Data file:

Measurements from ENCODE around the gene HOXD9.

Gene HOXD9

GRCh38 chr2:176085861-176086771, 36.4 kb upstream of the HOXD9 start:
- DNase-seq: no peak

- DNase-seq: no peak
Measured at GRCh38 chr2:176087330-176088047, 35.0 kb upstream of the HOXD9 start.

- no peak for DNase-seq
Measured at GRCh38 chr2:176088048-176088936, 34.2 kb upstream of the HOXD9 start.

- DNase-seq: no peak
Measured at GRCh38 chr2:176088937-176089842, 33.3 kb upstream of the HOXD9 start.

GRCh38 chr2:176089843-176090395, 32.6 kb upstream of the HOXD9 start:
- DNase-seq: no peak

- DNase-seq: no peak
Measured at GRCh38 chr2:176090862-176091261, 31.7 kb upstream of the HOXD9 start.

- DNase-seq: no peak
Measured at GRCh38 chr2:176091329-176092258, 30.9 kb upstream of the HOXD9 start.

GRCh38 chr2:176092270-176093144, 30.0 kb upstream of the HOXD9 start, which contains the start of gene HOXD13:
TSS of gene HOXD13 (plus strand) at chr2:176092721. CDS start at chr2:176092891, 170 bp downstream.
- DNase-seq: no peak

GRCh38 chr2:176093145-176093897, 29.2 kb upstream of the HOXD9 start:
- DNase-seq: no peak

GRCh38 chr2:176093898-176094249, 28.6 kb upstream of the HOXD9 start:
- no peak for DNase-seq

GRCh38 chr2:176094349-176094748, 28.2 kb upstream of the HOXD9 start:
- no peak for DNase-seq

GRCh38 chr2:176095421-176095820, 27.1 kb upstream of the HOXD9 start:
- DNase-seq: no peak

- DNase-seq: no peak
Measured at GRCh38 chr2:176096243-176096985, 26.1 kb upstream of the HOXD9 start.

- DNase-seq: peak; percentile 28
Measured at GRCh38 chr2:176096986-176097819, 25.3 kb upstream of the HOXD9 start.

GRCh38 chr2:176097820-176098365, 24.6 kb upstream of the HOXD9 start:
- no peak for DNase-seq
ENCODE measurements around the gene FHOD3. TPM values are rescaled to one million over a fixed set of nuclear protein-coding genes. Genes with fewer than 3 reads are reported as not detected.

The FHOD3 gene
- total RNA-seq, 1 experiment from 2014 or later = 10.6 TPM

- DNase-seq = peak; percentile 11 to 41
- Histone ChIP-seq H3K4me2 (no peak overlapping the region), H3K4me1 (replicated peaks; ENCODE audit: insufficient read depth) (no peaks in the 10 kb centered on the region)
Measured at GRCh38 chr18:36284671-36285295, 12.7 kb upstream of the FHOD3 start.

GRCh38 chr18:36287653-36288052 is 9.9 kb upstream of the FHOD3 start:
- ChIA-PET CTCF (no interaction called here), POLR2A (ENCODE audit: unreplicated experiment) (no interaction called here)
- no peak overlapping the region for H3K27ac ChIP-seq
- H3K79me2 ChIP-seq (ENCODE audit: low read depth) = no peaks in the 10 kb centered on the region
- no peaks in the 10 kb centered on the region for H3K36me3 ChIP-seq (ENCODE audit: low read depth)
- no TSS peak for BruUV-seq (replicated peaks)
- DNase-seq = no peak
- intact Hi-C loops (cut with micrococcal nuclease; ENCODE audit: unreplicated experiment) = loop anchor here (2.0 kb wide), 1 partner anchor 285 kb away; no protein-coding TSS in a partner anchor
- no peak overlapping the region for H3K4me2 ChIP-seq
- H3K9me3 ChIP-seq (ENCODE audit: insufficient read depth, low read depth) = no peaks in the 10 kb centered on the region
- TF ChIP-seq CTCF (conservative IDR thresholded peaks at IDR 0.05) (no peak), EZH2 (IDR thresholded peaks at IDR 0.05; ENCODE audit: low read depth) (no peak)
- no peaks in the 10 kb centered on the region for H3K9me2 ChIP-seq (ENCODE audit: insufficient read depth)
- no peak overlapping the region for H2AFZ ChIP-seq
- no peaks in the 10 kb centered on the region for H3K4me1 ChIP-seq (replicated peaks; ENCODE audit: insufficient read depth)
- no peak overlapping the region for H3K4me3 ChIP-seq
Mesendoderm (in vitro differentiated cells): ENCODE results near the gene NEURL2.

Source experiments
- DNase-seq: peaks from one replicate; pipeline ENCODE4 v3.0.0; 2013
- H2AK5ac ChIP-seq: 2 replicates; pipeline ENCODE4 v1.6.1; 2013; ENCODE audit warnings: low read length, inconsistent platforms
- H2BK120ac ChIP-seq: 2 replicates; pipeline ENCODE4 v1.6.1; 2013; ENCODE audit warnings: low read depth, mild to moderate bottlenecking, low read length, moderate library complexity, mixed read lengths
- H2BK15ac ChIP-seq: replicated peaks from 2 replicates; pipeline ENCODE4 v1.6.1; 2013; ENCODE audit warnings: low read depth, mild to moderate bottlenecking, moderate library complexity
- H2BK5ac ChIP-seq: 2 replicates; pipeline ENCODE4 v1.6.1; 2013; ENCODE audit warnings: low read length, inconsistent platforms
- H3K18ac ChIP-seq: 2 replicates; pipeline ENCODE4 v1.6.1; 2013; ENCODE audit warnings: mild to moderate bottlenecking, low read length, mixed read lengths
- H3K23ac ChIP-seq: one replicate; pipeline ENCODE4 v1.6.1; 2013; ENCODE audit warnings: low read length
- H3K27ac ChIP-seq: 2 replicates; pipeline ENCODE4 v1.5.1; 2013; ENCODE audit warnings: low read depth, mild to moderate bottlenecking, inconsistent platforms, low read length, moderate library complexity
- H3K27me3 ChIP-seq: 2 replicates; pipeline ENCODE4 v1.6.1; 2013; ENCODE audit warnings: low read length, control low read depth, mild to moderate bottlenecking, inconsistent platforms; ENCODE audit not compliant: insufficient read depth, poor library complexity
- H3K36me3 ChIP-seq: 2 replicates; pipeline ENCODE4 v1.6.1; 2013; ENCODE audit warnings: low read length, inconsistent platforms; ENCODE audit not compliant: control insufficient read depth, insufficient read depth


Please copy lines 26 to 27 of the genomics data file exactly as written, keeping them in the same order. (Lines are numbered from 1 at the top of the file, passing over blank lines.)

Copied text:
GRCh38 chr2:176095421-176095820, 27.1 kb upstream of the HOXD9 start:
- DNase-seq: no peak